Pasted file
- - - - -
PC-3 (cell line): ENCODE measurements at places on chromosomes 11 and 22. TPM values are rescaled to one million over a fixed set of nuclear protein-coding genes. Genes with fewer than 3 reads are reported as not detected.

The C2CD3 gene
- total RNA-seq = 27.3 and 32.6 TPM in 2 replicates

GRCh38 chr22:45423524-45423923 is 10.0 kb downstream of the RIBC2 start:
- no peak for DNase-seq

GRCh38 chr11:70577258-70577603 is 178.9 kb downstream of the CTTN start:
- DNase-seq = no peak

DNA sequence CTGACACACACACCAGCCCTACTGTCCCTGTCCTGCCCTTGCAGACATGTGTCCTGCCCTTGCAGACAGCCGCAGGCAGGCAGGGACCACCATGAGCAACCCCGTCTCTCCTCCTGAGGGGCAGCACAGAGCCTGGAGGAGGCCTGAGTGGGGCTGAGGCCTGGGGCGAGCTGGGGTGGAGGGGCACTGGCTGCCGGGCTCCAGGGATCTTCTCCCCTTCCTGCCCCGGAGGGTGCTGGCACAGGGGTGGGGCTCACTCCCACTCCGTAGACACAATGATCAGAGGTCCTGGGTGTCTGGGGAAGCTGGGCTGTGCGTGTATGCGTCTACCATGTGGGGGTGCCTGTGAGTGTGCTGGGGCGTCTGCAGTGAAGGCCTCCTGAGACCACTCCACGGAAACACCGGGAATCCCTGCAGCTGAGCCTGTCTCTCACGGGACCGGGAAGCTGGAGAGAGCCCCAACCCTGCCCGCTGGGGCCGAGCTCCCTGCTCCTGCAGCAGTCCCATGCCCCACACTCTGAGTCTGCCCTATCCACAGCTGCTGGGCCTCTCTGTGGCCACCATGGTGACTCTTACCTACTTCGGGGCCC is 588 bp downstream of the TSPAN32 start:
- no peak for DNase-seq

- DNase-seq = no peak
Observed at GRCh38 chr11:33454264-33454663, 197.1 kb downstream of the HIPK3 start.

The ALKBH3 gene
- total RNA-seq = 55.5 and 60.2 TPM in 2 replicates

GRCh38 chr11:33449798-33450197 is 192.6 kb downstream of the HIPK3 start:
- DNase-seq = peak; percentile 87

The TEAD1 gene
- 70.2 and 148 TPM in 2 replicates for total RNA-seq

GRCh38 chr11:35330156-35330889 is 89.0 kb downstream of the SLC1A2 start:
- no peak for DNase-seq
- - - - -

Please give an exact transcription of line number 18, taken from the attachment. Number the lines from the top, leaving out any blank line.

GRCh38 chr11:35330156-35330889 is 89.0 kb downstream of the SLC1A2 start: